as far as sex is concerned it means keeping to the safer sex guidelines [hmm [for two reasons (0.5) firstly to try and prevent them passing it on to anyone else hmm umm and secondly because really they can’t afford to catch you know some of the other sexually transmitted diseases that are around well yeah um uh (0.5) and basically it means either sticking to noninsertive sex like mutual masturbation um (0.5) massage that kind of thing or else if they do you know carry on having full sex to use a condom um preferably with a spermicidal backup as well yeah (1.0) is there anything you want to ask (0.5) so far you no uh heh heh right (2.0) one of the biggest drawbacks with having this test is as far as insurance (0.5) is concerned.. .

In Extract Bythe C delivers a package of information to the P about safer sex. At this stage of pre-test counselling, almost identical packages are used with other Ps attending this Centre. This seems to happen because Cs do not pursue an interview format in order to establish each P’s own beliefs and practices regarding ‘safter sex’. By contrast, the information-delivery format used at this early stage makes the P a passive recipient of generalized information. Predictably, the P here offers nothing more than a few monosyllabic responsetokens and then turns down the offer of a service-encounter by indicating that he has no questions. At another Centre, a very similar information package is offered to a young female P. Once again, within an information-delivery format, the P produces only a minimal response. Following a two second pause, the C has to ask ‘okay?’ (line 71) before the P says anything at all: Extract 61 C: 62 63 64 65 66 67 68 69 70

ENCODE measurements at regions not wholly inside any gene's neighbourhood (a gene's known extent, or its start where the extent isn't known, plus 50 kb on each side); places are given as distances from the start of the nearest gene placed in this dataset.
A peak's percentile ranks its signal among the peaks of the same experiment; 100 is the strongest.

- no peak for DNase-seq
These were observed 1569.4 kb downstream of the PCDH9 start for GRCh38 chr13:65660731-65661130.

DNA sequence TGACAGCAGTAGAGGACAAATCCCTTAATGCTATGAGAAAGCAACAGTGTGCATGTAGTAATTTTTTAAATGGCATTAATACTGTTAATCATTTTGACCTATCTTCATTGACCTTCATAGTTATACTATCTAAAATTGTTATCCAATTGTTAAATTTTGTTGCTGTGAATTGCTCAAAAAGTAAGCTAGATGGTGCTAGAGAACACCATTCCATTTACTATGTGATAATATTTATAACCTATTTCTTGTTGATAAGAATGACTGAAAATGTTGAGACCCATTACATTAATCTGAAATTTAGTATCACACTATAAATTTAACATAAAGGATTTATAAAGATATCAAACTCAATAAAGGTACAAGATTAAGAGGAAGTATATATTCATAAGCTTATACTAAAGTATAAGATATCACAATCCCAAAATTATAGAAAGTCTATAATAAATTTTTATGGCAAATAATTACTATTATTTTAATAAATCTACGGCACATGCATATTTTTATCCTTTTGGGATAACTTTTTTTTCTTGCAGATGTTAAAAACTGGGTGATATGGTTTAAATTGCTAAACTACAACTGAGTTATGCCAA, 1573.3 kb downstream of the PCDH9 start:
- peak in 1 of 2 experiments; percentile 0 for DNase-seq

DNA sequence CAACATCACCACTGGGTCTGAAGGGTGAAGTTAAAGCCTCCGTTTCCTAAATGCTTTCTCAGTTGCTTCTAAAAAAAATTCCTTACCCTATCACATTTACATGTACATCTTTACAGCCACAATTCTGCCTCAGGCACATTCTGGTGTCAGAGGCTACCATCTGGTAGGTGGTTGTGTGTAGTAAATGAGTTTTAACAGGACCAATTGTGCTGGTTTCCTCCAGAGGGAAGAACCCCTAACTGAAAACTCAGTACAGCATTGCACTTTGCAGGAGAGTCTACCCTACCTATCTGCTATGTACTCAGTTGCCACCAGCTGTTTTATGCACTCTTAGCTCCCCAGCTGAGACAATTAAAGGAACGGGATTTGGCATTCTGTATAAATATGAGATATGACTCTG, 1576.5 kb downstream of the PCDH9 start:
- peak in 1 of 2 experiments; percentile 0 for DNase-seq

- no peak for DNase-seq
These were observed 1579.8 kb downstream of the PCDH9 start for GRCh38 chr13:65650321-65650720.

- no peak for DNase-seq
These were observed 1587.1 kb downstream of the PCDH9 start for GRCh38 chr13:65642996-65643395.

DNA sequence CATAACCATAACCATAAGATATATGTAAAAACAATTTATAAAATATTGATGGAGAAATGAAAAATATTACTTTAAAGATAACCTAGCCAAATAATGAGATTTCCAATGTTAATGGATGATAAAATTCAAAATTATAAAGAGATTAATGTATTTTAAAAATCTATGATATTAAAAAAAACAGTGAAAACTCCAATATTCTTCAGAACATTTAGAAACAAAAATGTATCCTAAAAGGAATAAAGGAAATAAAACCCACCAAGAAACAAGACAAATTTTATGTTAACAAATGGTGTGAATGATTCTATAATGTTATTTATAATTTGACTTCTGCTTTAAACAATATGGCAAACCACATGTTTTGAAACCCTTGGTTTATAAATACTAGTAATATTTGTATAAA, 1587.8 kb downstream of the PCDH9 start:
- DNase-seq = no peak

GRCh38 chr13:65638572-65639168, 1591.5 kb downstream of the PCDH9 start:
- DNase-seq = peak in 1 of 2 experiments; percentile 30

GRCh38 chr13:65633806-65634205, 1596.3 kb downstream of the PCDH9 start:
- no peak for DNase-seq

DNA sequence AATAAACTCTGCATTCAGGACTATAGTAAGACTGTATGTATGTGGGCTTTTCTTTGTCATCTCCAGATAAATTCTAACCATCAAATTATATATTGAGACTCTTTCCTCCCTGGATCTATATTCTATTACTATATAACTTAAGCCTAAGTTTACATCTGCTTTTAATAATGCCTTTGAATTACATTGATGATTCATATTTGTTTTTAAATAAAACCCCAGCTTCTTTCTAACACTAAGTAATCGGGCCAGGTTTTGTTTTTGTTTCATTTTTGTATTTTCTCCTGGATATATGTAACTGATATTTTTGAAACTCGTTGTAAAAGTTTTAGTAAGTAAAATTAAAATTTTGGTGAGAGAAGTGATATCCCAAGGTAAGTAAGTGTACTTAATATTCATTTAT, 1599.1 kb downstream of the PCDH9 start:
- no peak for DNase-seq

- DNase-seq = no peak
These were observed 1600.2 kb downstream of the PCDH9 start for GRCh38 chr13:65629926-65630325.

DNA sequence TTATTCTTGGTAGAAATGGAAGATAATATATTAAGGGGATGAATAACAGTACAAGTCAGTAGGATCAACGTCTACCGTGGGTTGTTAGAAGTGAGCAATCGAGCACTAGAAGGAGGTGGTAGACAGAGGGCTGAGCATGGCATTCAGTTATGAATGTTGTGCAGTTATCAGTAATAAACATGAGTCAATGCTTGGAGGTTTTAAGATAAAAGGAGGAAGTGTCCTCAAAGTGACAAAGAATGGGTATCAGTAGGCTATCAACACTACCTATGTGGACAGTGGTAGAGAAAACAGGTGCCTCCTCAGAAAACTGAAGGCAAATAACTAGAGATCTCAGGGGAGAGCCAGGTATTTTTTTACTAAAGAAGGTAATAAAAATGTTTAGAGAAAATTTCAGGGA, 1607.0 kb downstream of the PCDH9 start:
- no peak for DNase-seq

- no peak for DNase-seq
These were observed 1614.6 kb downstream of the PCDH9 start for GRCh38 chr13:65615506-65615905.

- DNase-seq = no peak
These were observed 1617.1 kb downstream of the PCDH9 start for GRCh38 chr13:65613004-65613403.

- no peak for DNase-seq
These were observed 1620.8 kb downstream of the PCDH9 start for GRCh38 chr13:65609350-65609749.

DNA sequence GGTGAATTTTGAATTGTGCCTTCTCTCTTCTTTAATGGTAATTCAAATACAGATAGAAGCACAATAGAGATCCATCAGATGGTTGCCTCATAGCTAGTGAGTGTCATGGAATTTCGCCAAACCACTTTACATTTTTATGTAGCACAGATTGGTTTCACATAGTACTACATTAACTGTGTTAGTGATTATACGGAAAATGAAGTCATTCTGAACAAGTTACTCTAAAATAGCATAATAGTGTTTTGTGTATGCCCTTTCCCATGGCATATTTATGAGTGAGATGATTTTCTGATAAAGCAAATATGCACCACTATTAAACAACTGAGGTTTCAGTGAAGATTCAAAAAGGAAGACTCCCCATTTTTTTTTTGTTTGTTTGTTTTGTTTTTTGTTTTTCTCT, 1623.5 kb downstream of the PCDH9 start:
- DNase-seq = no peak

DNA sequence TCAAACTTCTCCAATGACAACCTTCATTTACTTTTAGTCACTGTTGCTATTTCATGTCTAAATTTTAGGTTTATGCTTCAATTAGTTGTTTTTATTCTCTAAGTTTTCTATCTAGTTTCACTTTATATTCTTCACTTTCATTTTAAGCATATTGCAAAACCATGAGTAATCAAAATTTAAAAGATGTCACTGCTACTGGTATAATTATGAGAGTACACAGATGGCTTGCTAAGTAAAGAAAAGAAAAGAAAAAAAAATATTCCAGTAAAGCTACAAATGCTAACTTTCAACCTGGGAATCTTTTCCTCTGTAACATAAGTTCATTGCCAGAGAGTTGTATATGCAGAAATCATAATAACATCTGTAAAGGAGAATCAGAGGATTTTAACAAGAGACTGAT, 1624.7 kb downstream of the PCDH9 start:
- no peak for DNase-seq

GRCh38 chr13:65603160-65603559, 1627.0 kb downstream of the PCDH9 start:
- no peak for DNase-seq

C (42B NH4) (Female) so you know it’s not hh dead set on ten years hh now there are other people who could be HIV positive but not actually develop AIDS as such hh so they could be (.) carriers they could (.) stay well hh but pass the virus to people that they have sex with hh this is why we say hh if you don’t know the person that you’re with (0.6) and you’re going to have sex with them hh it’s important that you tell them to (0.3) use a condom (0.8) or to practice safe sex that’s what using a condom is (2.0)